“I would highly recommend anyone with a family member needing long term care to come to the long term care here,” said Beaudoin.

“They were supportive of my whole family, not just John.”

The beds and mattresses Ponoka LTC hopes to purchase are the IsoFlex LA Support Surface System mattress and the Spirit Select long term care bed.

The IsoFlex mattress relieves the three causes of skin breakdown: pressures, shear and micro-climate imbalance by delivering air toward skin in the sacral region and continues air flow to the torso.

The Spirit Select bed, with its low height of 10.75 inches, can prevent patient falls and injuries, as they can enter and exit the bed with stability.

The beds are $5,287 and the mattresses are $3,850 adding up to $9,137 per complete bed, and a total fundraising need of $91,370.

According to foundation chair Dorothy Ungstad, Ponoka’s LTC was evaluated six months ago, and received a perfect score, and support from the community will allow it to continue to be a top-notch facility.

“People in the community are generous and we know they will be generous with this project as well,” said Ungstad.

Donations can be made by email transfer to info@ponokahosiptalfoundation.com, online through www.CanadaHelps, or by mailing cheques or cash to 5800 57 Ave. Ponoka, Alberta, T4J 1P1, addressed to the Ponoka and District Health Foundation. Tax receipts will be issued.


Get local stories you won't find anywhere else right to your inbox.
Sign up here


The Ponoka and District Health Foundation is holding an “Un-Festival of Trees” in place of the Ponoka Festival of Trees due to COVID-19. Pictured here, guests view the auction items during the 2019 Festival of Trees. (File photo)

The Ponoka and District Health Foundation is holding an “Un-Festival of Trees” in place of the Ponoka Festival of Trees due to COVID-19. Pictured here, guests view the auction items during the 2019 Festival of Trees. (File photo)

Just Posted

(File photo)
Town of Ponoka electrical distribution tariff bylaw moves forward

5 per cent local access fee coming Jan. 1, 2021

Outbreaks declared in Ponoka, Camrose County

COVID-19 update as of Dec. 1, 2020

Alberta’s chief medical officer of health, Dr. Deena Hinshaw, confirmed eight additional virus-deaths Monday afternoon including one in central zone. (Photo by Chris Schwarz/Government of Alberta)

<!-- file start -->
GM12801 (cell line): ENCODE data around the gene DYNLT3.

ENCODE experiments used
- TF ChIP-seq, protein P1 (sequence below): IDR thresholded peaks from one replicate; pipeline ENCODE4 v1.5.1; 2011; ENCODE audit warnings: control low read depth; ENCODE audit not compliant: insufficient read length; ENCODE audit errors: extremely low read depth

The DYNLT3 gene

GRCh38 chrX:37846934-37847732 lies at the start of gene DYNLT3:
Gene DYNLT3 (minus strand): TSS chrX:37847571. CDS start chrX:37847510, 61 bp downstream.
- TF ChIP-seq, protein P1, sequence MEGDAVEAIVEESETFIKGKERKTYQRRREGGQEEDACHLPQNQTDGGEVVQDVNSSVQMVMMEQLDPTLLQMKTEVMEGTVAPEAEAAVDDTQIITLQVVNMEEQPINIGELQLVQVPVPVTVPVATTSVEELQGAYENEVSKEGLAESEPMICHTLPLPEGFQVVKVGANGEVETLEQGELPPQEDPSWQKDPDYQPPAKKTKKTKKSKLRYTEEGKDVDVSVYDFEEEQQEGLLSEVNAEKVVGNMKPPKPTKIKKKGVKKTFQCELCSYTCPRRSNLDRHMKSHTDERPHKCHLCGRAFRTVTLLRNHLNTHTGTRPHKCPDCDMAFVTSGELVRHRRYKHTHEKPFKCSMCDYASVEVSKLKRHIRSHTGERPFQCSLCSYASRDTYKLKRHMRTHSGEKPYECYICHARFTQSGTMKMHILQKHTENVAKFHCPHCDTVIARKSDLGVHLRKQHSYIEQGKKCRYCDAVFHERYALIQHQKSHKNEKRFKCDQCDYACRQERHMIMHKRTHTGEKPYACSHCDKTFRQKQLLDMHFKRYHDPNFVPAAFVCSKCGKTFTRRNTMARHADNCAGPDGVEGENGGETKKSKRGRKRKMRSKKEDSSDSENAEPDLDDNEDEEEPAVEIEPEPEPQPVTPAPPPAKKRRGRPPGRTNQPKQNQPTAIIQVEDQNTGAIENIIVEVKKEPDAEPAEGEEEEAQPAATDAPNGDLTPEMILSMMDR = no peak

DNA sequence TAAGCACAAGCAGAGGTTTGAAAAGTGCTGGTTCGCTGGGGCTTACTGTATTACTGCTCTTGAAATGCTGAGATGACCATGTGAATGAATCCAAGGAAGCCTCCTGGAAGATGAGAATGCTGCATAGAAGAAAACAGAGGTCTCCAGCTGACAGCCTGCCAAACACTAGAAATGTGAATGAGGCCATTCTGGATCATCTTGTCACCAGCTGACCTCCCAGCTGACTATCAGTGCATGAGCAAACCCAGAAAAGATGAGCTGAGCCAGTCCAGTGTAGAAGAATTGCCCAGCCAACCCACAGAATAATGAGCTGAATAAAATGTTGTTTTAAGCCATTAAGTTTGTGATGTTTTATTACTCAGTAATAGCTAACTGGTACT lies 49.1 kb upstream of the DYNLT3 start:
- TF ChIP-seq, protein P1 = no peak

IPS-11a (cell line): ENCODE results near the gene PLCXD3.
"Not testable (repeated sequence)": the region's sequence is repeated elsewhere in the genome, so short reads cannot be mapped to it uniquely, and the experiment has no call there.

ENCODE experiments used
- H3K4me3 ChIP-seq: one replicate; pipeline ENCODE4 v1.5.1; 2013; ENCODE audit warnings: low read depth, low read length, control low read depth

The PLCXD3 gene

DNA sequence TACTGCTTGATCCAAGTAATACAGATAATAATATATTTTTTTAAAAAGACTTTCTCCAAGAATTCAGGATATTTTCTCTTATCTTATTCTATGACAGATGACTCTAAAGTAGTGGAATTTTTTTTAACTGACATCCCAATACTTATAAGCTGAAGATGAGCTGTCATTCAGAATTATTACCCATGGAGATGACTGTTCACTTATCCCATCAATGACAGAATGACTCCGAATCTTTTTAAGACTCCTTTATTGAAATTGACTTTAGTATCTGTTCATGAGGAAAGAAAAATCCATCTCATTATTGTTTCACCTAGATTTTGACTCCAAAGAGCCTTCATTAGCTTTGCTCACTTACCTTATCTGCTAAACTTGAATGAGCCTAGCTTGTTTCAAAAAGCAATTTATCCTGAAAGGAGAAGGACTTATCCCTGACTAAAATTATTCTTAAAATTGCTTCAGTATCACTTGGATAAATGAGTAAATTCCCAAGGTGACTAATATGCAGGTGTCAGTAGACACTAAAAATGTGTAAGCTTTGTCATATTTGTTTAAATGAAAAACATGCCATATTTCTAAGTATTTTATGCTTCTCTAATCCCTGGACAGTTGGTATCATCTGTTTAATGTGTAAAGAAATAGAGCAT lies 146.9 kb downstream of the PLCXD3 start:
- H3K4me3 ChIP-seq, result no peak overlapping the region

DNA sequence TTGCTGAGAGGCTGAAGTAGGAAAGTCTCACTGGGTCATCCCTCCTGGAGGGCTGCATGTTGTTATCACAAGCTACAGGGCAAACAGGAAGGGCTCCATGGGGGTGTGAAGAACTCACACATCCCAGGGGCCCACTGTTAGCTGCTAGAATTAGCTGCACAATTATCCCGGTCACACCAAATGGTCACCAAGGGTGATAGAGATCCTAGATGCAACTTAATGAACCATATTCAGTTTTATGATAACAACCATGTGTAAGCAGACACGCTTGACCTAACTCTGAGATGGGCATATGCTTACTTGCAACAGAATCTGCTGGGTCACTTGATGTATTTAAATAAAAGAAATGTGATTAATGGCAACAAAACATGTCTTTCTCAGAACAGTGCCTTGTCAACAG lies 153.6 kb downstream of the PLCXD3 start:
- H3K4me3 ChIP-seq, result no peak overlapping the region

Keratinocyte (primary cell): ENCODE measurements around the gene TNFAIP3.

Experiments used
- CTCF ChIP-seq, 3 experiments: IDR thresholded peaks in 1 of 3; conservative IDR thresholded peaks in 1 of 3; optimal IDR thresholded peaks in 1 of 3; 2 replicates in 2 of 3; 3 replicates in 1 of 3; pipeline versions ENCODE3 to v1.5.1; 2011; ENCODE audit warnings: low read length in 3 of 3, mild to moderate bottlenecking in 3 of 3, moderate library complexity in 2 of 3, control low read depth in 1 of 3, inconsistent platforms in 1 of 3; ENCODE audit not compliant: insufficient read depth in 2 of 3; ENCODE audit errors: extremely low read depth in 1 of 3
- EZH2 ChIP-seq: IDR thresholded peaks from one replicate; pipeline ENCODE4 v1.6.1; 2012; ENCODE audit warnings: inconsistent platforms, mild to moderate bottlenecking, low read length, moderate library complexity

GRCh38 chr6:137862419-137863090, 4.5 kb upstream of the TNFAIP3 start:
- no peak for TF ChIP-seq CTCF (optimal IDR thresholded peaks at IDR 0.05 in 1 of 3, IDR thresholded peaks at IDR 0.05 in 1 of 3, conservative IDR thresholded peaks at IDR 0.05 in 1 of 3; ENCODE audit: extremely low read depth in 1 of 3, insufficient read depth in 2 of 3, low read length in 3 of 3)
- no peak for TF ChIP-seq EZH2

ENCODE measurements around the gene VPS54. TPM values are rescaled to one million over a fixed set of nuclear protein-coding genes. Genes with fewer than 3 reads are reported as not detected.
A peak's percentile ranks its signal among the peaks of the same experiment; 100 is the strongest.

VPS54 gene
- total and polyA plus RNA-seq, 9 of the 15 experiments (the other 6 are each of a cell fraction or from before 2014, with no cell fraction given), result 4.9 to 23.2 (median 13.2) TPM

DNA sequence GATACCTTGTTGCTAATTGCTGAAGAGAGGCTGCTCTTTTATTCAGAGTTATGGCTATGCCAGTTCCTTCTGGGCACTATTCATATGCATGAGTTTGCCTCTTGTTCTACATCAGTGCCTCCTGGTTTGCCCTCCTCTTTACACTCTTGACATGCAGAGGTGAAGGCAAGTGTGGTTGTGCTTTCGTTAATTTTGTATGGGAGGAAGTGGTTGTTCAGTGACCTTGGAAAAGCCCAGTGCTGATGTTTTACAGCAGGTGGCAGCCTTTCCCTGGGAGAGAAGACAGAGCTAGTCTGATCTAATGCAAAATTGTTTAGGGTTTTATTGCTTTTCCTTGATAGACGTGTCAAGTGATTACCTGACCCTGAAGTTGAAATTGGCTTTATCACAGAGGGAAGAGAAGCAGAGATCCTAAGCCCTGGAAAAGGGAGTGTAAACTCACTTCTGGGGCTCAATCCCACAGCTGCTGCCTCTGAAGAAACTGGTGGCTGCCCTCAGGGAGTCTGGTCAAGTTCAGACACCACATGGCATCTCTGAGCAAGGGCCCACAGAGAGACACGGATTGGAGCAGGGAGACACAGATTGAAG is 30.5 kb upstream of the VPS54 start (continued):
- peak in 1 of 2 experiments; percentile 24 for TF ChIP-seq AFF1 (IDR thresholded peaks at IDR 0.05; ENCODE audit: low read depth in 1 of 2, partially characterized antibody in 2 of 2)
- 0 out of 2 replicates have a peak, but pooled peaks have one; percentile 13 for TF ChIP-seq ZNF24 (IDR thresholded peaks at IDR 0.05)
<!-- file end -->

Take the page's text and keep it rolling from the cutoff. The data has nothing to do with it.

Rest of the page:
Central zone up to 1,249 active COVID-19 cases

Red Deer sits at 257 active COVID-19 cases

A logo for Netflix on a remote control is seen in Portland, Ore.,Aug. 13, 2020. Experts in taxation and media say a plan announced Monday by the government will ultimately add to the cost of digital services and goods sold by foreign companies. THE CANADIAN PRESS/AP-Jenny Kane
‘Netflix tax’ for digital media likely to raise prices for consumers, experts say

The government says Canadian companies already collect those taxes when they make digital sales

Gaming content was big on YouTube in 2020. (Black Press Media files)
What did Canadians watch on Youtube during isolation? Workouts, bird feeders

Whether it was getting fit or ‘speaking moistly,’ Canadians had time to spare this year

A teacher places the finishing touches on the welcome sign at Hunter’s Glen Junior Public School which is part of the Toronto District School Board (TDSB) during the COVID-19 pandemic in Scarborough, Ont., on Sept. 14, 2020. THE CANADIAN PRESS/Nathan Denette
Hindsight 2020: How do you preserve a year many Canadians would rather forget?

Figuring out how to preserve the story of the pandemic poses a series of challenges

Team Manitoba celebrate after defeating Team Ontario to win the Scotties Tournament of Hearts in Moose Jaw, Sask., Sunday, Feb. 23, 2020. Curling Canada wants Calgary’s Canada Olympic Park to be a curling hub for the season’s top events. THE CANADIAN PRESS/Jonathan Hayward
Calgary facility set to become curling hub during pandemic

Curling Canada has provisional approval for Calgary’s hub-city concept from Alberta Health

Ash and Lisa Van carry a freshly cut Christmas tree while wearing personal protective masks at a Christmas Tree Farm in Egbert, Ontario, Sunday, Nov. 29, 2020 THE CANADIAN PRESS/ Cole Burston
‘Everyone wants a tree and they want it now’: Christmas tree sales on pace for record

Anticipated demand for Christmas trees has sparked a rush by some to purchase more trees wholesale

A scene from last year’s Light the Night fundraiser at the Stettler Town and Country Museum. This year’s rendition is on a drive-through basis only, but it still promises to be a not-to-be-missed seasonal highlight. (Independent file photo)
Stettler Town and Country Museum hosts ‘Light the Night’

This year’s rendition is drive-through only, but will still prove to be a dazzling display

(Black Press File Photo)
Rimbey woman gathering Christmas gifts for seniors at Valleyview Manor

Margaret Tanasiuk says she doesn’t want anyone to feel forgotten on Christmas morning

Most Read